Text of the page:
10. Christmas Day
Christmas Day kind of brings all the past weeks traditions together, with the church carols, the festive feasts, the parties, and of course the opening of the presents left by Saint Nick. Allan is awake first in the house, playing PlayStation games from around 05:00AM, like a big kid. Because “it’s tradition”. Otherwise the rest of the house wake at around 08:00AM to open presents, and I find Santa has got me a lot of sheep. Because I like sheep. But we are soon readying for the Christmas Service at 10:00AM, and for Allan’s “annual church visit” so he can top up his good “Christian Karma”. I know we are not overly religious, but the local church helps us reconnect with wider family members and the local community, so it’s a cosy day out. The service last 40 minues, and of course follows the nativity of Jesus, before a excited wait until Christmas dinner time (15:00PM). This now goes in rotation in the near family, at least with those with houses capable of hosting the 10 of us, so this year we are out at the sister’s house, with Christmas Turkey, roast ham, various stuffings, and it’s all kept relatively traditional. We then pull our crackers after eating, and tell the terrible jokes and wear our Christmas hats inside, before moving to the living room to share our presents. It’s then drinking and catching up through until we leave. Note, it was raining most of the day, which is kind of traditional.
11. Boxing Day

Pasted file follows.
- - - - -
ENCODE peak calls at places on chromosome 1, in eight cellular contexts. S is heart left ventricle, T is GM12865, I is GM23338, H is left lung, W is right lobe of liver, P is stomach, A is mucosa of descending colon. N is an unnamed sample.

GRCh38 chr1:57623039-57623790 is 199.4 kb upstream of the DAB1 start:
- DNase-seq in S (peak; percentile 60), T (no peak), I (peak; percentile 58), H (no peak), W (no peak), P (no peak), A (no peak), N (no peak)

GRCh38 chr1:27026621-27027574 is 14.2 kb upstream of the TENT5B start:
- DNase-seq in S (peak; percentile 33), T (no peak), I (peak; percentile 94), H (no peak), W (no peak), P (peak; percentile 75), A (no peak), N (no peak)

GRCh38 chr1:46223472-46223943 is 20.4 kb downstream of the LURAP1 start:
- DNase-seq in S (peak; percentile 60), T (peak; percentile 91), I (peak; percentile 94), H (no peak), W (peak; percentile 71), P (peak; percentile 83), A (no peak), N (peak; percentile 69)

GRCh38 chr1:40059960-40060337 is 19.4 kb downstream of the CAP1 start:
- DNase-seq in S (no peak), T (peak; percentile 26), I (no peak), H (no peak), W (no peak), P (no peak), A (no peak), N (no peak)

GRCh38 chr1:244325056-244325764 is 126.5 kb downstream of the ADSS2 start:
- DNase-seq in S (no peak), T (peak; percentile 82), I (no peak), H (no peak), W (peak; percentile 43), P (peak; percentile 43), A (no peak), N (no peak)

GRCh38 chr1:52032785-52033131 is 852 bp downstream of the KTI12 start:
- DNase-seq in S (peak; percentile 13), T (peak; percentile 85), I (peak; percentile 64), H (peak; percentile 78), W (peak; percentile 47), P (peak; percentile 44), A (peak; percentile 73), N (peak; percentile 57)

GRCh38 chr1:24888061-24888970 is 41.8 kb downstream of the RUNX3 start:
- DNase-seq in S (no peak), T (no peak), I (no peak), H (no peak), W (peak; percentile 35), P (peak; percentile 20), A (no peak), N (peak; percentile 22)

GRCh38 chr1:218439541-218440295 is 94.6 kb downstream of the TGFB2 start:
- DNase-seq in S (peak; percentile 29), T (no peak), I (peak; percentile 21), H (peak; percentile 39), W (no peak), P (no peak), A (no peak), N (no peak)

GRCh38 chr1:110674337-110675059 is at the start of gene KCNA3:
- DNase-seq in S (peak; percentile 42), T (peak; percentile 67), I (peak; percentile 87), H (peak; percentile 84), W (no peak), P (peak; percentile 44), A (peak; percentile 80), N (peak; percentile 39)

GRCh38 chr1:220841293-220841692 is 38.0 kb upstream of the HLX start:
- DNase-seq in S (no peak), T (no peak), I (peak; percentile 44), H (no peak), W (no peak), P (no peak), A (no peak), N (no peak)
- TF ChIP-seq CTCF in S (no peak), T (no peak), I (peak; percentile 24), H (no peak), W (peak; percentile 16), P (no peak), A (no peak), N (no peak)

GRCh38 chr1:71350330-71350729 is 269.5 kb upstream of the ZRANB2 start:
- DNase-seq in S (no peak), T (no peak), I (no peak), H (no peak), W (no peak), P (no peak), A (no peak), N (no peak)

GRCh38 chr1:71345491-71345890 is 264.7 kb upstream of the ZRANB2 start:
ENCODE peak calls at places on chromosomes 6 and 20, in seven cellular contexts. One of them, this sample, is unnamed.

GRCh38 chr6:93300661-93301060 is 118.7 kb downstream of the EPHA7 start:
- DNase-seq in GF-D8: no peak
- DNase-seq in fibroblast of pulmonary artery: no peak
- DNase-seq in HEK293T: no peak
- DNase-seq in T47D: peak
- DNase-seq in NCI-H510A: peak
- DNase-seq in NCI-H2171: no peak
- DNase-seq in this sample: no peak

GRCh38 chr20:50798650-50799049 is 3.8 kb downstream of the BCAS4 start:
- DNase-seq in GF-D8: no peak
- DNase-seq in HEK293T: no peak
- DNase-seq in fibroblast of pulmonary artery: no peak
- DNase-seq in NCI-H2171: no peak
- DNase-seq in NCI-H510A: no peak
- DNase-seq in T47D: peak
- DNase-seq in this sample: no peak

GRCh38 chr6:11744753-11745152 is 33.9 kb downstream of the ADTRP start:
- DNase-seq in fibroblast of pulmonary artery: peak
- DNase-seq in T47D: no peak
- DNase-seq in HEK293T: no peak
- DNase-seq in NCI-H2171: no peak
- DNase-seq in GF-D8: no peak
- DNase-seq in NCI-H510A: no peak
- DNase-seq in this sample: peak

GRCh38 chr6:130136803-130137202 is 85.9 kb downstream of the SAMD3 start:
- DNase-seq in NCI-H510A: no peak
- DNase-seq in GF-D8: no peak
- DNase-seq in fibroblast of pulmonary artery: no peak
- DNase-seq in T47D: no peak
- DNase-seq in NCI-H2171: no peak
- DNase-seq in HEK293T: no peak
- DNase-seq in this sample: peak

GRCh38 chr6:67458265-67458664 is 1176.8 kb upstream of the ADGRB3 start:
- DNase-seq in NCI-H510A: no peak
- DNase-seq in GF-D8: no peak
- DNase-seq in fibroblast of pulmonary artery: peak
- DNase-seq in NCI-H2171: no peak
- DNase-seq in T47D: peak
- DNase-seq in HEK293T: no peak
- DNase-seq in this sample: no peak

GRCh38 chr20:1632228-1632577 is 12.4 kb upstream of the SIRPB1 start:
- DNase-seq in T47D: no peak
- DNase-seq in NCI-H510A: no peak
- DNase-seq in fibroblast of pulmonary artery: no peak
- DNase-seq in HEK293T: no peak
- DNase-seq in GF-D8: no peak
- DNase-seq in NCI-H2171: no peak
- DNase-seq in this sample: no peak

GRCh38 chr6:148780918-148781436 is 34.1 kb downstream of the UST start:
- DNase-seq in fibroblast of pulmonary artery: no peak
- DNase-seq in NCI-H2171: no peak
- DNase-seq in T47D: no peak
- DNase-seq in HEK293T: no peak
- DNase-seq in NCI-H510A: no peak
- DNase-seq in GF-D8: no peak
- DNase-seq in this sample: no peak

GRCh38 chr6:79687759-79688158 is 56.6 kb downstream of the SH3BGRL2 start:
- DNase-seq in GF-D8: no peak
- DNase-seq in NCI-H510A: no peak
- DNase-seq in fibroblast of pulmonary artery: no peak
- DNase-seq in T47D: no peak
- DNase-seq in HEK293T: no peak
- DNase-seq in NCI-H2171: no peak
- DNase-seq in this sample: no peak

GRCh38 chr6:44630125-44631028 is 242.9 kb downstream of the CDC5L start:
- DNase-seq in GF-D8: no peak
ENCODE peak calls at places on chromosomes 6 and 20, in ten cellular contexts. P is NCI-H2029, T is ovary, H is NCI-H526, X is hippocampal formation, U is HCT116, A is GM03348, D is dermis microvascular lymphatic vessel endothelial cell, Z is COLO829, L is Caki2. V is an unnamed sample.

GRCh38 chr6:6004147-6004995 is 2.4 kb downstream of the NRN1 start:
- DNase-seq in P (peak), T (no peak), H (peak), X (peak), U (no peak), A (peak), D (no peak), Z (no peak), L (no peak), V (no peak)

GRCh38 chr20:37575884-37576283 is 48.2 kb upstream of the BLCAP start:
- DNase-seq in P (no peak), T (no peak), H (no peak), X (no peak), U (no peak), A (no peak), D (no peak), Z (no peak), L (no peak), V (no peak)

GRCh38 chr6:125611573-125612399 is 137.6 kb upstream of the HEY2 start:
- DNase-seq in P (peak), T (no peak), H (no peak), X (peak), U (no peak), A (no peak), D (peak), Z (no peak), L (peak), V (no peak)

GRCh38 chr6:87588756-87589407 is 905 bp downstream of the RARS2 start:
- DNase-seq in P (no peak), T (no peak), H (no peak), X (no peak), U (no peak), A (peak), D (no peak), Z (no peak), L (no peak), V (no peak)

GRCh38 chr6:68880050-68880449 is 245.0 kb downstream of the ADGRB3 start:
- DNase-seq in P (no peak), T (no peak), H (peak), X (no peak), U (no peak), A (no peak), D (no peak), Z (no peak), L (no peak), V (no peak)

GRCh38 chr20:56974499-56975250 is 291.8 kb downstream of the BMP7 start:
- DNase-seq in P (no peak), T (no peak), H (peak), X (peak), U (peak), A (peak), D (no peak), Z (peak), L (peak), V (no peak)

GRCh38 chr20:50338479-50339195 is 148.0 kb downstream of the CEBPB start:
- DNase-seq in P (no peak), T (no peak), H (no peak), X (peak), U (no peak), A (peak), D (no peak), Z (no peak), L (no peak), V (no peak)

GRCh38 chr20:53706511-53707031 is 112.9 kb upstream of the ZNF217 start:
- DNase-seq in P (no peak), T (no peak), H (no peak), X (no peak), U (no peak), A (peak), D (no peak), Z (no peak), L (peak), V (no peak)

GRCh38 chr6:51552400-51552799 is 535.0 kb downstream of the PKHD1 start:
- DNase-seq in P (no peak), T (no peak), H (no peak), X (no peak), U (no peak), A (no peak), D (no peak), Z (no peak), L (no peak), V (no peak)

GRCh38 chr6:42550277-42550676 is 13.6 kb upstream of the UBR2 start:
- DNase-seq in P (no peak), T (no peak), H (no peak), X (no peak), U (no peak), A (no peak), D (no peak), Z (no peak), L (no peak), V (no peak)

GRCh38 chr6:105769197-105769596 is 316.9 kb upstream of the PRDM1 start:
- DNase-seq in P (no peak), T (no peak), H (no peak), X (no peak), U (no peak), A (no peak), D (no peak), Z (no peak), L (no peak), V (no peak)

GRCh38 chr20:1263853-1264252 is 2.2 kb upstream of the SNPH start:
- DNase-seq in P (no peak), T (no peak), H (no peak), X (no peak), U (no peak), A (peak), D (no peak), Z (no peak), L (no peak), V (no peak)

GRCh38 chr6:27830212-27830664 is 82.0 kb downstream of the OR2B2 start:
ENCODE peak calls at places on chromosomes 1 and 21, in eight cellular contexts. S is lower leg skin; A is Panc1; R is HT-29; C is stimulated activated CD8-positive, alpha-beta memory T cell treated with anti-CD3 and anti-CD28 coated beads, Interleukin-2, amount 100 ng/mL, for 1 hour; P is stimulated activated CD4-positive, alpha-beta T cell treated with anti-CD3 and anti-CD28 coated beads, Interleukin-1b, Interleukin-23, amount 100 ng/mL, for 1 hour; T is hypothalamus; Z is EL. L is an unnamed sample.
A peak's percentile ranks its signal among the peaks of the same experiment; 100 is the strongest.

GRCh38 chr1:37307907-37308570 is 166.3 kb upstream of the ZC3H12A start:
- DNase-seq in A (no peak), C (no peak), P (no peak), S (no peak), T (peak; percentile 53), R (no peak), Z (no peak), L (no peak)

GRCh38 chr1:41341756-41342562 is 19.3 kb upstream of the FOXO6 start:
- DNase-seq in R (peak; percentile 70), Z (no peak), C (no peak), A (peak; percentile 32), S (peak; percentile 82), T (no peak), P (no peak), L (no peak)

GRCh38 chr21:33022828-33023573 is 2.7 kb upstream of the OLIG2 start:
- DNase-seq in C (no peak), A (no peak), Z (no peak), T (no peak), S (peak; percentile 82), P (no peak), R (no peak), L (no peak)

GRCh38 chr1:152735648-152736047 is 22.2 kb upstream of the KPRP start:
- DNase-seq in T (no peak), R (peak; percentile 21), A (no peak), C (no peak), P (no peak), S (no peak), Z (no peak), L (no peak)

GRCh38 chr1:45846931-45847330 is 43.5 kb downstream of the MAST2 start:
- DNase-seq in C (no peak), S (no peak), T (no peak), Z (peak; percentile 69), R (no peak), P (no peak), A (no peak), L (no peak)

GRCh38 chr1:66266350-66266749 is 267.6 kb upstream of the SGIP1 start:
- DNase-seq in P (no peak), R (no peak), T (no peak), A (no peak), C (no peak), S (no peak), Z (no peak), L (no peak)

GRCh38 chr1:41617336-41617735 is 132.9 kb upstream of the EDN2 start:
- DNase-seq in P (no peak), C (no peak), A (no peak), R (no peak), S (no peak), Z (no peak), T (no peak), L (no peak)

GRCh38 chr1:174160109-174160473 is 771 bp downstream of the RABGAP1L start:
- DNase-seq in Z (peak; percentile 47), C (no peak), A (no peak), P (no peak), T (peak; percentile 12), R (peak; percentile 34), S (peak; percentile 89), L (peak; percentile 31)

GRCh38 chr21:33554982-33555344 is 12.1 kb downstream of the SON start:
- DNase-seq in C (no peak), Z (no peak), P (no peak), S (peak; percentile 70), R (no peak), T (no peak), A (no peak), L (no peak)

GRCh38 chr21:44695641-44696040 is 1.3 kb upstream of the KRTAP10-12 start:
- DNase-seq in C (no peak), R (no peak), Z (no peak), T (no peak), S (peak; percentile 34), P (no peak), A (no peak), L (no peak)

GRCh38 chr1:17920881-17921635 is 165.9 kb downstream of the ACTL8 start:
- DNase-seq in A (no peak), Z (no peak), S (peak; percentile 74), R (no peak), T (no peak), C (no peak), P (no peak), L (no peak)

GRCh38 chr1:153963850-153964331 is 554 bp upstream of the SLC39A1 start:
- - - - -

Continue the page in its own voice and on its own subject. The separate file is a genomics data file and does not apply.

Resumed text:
Admittedly Christmas Day is a bit short-lived and underwhelming, given the build up through the months, but the Christmas in Northern Ireland is more about the holiday season than the specific day of Jesus’ birth. So all religions can really get involved in the festivities. And Christmas is celebrated to a ridiculous degree in Bangkok, a Buddhist city, although it is mostly the commercial side of the festival. So there are still 11 days to come of the “The Twelve Days of Christmas” (25th Dec – 05th Jan) including New Year’s Eve (or “Hogmanay” as my Scottish Mum-in-Law calls it), and traditionally the decorations will come down on 5th January, although there really is no hurry with most. Otherwise Boxing Day is a lazy day, when we do little more than enjoy our presents, like chocolate selection boxes, whiskeys, and games, while watching more Christmassy television. There would normally be left over turkey and stuffing as well, to make into sandwiches or curries maybe, but this year we celebrated Christmas dinner elsewhere. So no leftovers for us 🙁 Then through the day there will be visits from other friends and family members who missed us on the day before, and the same would continue through the week to come. We are in somewhat of a semi-festive limbo before the arrival of the New Year.